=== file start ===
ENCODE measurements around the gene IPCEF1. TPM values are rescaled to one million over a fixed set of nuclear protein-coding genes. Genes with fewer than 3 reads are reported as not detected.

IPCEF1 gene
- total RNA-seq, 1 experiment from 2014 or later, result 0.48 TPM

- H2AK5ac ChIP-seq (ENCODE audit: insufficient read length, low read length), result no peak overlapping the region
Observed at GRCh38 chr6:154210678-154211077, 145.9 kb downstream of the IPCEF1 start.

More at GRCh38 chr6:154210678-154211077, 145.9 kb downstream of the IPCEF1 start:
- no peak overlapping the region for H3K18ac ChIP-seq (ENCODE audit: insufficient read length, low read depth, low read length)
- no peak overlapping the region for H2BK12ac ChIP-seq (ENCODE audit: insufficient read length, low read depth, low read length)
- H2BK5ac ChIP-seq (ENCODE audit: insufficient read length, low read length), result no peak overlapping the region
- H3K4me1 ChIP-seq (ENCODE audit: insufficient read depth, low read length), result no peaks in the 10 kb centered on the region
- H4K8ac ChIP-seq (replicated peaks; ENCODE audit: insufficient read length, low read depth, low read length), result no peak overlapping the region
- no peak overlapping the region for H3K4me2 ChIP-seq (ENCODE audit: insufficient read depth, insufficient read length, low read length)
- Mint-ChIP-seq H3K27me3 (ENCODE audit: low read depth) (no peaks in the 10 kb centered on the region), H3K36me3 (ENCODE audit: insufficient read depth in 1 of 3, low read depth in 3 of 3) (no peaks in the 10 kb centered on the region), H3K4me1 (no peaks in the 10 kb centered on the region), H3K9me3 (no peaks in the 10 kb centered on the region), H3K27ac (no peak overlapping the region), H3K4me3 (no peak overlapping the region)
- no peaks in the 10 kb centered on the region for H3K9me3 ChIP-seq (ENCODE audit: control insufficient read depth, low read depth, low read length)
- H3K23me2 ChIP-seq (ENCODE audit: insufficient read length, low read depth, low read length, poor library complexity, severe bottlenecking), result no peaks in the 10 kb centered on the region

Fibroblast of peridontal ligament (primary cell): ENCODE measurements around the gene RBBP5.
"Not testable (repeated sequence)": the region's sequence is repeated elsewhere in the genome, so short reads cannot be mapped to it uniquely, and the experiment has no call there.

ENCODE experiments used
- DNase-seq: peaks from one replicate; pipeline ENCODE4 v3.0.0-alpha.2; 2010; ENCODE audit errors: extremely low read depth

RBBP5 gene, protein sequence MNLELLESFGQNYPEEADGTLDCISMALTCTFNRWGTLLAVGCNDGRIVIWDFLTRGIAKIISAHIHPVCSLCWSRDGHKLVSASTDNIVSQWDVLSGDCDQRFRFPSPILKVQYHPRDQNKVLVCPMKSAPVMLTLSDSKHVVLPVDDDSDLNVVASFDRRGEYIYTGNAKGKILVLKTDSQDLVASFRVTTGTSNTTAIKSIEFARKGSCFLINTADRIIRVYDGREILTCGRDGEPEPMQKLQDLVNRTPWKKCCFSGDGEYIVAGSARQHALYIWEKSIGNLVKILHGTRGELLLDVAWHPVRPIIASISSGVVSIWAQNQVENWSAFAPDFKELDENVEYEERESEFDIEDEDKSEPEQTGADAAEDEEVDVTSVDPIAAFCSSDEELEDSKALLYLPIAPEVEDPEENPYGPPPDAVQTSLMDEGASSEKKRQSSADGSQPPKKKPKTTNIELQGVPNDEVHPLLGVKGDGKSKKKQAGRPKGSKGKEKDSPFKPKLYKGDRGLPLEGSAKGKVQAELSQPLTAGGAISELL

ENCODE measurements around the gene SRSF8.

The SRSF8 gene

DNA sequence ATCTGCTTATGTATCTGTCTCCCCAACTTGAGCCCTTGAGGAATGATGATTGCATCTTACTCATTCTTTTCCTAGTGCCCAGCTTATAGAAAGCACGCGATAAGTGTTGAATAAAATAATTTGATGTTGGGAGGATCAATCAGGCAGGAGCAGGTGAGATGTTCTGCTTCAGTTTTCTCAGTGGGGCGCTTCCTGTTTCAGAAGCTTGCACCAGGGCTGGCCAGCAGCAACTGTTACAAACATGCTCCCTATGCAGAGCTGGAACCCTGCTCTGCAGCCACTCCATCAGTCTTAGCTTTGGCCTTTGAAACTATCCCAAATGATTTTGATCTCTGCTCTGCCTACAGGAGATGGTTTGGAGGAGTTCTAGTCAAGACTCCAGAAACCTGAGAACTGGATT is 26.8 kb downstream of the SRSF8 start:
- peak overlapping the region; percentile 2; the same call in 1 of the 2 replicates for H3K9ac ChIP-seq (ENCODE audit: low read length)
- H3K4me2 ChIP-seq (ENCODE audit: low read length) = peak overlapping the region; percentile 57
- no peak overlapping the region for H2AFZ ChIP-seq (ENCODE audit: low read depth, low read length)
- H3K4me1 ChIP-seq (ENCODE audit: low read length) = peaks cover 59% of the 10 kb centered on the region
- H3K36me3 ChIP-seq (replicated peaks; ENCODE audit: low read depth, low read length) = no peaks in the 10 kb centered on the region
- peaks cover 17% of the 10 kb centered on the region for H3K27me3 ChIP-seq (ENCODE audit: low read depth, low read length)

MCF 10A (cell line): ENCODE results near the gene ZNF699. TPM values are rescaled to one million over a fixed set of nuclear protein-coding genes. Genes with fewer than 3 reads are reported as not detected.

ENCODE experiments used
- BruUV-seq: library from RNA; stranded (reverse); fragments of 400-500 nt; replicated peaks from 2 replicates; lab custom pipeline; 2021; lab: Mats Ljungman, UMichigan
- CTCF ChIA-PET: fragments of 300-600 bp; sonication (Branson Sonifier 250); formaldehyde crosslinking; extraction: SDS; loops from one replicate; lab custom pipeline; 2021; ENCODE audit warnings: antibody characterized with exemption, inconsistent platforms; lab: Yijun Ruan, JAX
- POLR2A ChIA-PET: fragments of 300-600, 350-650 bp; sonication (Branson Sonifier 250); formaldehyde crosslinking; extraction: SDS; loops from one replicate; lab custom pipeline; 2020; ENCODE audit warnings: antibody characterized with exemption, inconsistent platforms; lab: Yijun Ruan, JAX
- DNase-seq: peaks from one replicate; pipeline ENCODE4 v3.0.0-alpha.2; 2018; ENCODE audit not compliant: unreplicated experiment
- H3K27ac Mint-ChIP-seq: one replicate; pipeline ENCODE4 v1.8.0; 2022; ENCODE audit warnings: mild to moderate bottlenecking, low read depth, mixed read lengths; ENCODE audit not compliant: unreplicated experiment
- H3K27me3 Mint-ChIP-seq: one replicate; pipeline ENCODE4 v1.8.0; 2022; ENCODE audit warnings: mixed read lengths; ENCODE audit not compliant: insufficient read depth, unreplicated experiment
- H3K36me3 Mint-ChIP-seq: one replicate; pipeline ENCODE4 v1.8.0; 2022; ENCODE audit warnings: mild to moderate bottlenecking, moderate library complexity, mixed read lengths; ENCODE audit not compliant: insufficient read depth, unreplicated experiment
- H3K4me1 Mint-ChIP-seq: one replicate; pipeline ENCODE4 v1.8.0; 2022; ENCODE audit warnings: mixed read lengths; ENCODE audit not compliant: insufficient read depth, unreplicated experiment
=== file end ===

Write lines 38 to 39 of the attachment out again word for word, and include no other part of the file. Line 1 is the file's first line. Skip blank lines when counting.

- H3K36me3 Mint-ChIP-seq: one replicate; pipeline ENCODE4 v1.8.0; 2022; ENCODE audit warnings: mild to moderate bottlenecking, moderate library complexity, mixed read lengths; ENCODE audit not compliant: insufficient read depth, unreplicated experiment
- H3K4me1 Mint-ChIP-seq: one replicate; pipeline ENCODE4 v1.8.0; 2022; ENCODE audit warnings: mixed read lengths; ENCODE audit not compliant: insufficient read depth, unreplicated experiment